Thaddeus Russell

politician and mayor of Chicago, was born on the South Side of Chicago, the son of Roy Lee Washington, a stockyard worker, and Bertha Jones, a domestic worker. Harold Washington attended a Benedictine boarding school in Milwaukee, Wisconsin, until the age of six. He was then enrolled in Chicago public schools but dropped out of high school after his junior year to take a job in a meatpacking plant. His father, who had become an attorney and a precinct captain for the Democratic Party in Chicago's largely African American Third Ward, secured a job for Washington at the Chicago office of the U.S. Treasury Department. In 1941 he married Dorothy Finch. They had no children and divorced in 1950.

Following U.S. entry into World War II in December 1941 Washington was drafted into the U S Army He was stationed in the South Pacific with ...

Article

Joseph Wilson and David Addams

career Democratic legislator who made history as the first African American mayor of Chicago, Illinois. Born and raised in Chicago, Harold L. Washington was a decorated World War II veteran and graduated from Northwestern University School of Law in 1952. He practiced law as a city prosecutor and state arbitrator until being elected to the state legislature in 1965. As a state legislator, he helped lead the 1973 campaign to have the state of Illinois become the first in the United States to recognize the Reverend Martin Luther King Jr.'s birthday as a holiday. In 1980, he was elected to Congress, after running for mayor unsuccessfully in 1977. In Congress, Washington used his influence to ensure the reauthorization of the Voting Rights Act in 1982.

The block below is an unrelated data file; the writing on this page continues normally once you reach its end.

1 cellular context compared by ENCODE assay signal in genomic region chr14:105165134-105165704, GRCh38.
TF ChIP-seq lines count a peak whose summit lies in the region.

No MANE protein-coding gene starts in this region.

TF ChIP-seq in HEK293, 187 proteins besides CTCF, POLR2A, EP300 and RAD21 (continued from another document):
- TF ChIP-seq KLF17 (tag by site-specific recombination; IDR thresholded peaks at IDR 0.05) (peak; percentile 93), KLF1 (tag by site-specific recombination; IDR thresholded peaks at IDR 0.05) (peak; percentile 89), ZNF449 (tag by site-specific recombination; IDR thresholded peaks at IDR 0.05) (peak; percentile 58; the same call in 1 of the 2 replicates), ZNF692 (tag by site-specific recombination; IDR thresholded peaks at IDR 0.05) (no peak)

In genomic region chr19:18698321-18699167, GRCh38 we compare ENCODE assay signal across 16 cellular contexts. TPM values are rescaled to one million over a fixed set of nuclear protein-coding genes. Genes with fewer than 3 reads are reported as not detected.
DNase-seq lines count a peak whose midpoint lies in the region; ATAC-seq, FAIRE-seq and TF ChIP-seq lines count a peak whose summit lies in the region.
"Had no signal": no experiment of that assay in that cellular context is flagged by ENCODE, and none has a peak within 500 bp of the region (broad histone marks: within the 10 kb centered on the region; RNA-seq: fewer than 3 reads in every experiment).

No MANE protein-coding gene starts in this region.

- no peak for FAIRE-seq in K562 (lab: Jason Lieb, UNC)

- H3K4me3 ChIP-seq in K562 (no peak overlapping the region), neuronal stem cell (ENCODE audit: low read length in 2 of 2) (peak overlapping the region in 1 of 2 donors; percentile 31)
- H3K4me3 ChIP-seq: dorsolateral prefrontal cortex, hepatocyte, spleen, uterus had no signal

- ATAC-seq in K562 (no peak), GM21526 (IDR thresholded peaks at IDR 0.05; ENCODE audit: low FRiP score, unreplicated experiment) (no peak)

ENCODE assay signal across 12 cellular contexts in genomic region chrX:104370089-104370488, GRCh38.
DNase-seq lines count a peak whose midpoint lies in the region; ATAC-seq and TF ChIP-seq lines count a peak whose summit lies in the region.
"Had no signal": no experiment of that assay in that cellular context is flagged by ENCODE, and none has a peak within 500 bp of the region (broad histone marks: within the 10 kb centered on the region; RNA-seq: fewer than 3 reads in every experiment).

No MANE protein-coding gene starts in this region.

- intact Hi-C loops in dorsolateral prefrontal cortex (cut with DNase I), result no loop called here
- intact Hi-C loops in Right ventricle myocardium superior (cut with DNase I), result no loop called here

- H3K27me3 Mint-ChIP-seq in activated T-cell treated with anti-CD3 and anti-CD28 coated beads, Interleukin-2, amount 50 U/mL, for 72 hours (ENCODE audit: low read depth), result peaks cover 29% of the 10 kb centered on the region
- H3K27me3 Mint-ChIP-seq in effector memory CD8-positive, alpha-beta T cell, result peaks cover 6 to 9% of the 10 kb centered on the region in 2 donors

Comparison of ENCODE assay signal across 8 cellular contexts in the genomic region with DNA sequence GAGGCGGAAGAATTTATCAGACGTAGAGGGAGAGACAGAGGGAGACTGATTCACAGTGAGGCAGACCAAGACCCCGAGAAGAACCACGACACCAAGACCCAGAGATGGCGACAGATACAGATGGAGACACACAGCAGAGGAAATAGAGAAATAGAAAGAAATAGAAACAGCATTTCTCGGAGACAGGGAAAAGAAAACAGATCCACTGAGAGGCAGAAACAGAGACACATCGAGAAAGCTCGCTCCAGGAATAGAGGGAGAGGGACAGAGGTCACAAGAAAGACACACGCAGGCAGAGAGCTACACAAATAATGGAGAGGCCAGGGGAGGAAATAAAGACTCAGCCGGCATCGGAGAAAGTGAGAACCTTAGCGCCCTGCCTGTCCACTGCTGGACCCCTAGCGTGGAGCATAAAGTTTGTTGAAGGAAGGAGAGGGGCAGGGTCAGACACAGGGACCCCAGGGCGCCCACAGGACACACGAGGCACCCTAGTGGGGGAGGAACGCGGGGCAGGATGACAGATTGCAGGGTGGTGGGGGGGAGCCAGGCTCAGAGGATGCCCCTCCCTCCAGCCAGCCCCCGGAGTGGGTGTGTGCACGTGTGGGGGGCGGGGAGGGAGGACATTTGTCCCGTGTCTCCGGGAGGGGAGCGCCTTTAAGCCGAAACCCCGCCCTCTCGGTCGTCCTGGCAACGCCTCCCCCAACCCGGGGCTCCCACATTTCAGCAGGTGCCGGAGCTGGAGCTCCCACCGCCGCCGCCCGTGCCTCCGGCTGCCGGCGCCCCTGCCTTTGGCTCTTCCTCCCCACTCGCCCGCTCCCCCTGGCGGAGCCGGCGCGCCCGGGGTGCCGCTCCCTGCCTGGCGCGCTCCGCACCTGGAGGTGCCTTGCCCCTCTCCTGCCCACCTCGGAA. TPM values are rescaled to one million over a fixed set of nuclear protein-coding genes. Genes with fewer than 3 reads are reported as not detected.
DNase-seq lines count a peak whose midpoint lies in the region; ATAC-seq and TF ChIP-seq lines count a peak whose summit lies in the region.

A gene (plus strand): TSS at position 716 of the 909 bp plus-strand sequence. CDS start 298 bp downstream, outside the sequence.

In 1983, black community activists solicited Washington to run for mayor against the incumbent Democrat, Jane Byrne ...

Article

Aaron Myers

Harold Washington was born in Chicago, Illinois, to Bertha and Roy Lee Washington, who separated when he was young, and he was raised by his father. After dropping out of high school during his junior year, Washington earned a high school equivalency degree in the Army, after he was drafted during World War II. He graduated from Roosevelt University in 1949 with a degree in political science followed by a degree in law from Northwestern University in 1952.

Washington began his political career when he succeeded his deceased father in 1953 as a Democratic Party precinct captain. After positions as a city attorney (1954–1958) and a state labor arbitrator (1960–1964), he served in the Illinois House of Representatives (1965–1976). He then advanced to seats in the Illinois State Senate (1976–1980 and the United States House of Representatives ...

Article

James Fargo Balliett

state legislator, federal appointee, and mayor, was born in Chicago, the son of Wellington M. Webb, a railroad porter, and Mardina Devereaux Webb. When he was seven, Wellington was sent to Denver to live with his grandmother, Helen Gamble. He suffered from asthma, and the dry mountain air was thought to be an improvement for his health. It was, and he excelled both in school and at sports, especially basketball. In 1960 Webb attended Northeastern Junior College in Sterling, Colorado, and was an all-conference basketball player. Four years later he obtained his BA in Sociology from Colorado State on a basketball scholarship. In 1969 he married Wilma Gerdine, a political activist. Webb received his MA in-Sociology at the University of Northern Colorado in Greeley in 1971 That same year while working in Denver as a forklift operator he decided to seek career advice from ...